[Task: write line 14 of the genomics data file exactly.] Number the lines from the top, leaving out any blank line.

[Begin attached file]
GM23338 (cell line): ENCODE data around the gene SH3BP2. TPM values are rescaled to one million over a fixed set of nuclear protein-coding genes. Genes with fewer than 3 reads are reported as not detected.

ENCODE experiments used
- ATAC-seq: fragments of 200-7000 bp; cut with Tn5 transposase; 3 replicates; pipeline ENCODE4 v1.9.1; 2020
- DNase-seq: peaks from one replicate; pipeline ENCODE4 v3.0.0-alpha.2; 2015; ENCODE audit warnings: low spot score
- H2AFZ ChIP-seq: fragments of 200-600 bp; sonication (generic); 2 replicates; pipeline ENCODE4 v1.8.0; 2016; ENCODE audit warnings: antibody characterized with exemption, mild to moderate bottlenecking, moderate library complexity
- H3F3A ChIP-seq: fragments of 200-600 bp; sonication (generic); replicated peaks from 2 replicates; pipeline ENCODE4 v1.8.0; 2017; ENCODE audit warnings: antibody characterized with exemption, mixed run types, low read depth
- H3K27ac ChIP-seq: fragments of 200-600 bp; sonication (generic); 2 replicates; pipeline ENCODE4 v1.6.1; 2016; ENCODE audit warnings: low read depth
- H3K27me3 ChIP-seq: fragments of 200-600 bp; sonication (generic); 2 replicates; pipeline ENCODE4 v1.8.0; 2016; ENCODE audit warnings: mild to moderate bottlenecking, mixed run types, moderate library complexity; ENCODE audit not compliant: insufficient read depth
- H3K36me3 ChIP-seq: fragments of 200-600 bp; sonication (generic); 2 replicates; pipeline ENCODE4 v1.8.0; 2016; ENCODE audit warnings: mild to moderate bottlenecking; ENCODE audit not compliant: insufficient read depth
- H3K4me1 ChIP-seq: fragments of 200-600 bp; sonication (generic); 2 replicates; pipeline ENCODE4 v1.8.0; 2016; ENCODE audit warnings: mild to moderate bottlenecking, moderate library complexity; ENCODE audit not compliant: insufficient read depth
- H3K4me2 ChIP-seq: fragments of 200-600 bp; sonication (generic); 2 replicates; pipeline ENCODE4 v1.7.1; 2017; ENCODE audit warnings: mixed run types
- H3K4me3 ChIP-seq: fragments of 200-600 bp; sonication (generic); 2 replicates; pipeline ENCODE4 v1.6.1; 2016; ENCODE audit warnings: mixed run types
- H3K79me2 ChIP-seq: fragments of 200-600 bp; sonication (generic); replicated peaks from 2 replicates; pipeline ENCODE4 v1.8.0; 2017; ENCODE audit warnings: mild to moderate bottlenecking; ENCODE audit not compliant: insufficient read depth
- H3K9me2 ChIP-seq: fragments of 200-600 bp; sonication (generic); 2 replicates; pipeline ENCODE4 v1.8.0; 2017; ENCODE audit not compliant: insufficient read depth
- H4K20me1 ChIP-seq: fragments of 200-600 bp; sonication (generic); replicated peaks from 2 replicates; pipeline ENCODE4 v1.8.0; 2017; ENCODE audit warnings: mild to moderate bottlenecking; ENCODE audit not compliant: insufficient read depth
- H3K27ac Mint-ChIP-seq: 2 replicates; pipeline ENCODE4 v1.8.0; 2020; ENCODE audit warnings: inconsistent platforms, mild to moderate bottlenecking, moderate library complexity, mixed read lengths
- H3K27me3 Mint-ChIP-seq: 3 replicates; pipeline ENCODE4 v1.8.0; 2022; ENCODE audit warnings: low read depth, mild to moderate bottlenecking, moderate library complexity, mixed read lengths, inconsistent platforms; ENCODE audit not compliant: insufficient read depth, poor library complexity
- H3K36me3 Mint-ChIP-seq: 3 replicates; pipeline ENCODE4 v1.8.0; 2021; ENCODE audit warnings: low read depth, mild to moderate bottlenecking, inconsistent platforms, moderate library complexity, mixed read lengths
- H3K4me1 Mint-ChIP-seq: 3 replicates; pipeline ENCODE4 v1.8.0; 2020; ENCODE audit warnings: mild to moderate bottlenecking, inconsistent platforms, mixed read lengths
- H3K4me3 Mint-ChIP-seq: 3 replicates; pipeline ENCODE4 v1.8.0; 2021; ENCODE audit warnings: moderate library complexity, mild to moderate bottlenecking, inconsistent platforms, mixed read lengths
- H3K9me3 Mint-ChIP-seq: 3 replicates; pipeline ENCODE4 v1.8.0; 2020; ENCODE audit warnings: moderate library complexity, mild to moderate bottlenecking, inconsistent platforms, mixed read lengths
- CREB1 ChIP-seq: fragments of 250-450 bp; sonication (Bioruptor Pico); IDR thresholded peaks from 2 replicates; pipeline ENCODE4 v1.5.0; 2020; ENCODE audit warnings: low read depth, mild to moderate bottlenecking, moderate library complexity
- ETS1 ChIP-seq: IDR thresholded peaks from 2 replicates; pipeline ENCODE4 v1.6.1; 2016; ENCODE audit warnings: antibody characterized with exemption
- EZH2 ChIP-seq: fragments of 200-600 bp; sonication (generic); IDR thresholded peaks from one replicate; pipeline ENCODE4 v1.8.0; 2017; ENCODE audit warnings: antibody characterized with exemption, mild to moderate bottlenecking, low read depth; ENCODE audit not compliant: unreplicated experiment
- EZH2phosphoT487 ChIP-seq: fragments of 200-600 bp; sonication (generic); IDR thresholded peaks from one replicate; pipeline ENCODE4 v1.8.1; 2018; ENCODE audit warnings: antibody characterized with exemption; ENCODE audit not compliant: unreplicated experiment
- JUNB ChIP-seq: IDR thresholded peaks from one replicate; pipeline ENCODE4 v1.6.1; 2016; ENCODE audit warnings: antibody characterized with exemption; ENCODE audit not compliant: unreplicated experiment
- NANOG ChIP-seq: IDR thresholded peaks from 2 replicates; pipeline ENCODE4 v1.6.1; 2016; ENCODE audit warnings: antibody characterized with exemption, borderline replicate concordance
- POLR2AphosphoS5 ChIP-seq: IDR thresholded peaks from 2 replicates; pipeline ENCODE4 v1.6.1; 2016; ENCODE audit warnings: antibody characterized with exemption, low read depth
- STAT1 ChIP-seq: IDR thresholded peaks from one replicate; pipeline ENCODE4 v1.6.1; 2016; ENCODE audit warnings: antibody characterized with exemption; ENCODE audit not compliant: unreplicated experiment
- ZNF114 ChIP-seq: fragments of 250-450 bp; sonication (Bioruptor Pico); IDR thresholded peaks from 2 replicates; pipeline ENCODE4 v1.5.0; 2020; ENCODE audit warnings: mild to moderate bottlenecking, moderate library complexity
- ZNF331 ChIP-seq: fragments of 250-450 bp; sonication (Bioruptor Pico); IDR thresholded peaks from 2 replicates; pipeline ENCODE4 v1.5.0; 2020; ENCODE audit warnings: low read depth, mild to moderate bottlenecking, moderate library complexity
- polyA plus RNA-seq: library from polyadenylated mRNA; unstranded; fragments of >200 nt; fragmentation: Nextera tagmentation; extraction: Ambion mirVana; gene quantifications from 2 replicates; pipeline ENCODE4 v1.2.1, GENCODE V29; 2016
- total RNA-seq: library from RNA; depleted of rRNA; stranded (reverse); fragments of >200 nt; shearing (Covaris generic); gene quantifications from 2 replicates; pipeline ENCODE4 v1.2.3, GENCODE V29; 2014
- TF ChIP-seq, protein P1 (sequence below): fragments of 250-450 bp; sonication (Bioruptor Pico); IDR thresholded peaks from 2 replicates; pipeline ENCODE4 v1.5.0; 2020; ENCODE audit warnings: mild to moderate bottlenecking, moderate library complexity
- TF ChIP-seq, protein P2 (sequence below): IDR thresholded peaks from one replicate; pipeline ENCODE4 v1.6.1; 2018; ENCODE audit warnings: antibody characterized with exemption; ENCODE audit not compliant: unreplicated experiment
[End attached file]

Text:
- H3K9me2 ChIP-seq: fragments of 200-600 bp; sonication (generic); 2 replicates; pipeline ENCODE4 v1.8.0; 2017; ENCODE audit not compliant: insufficient read depth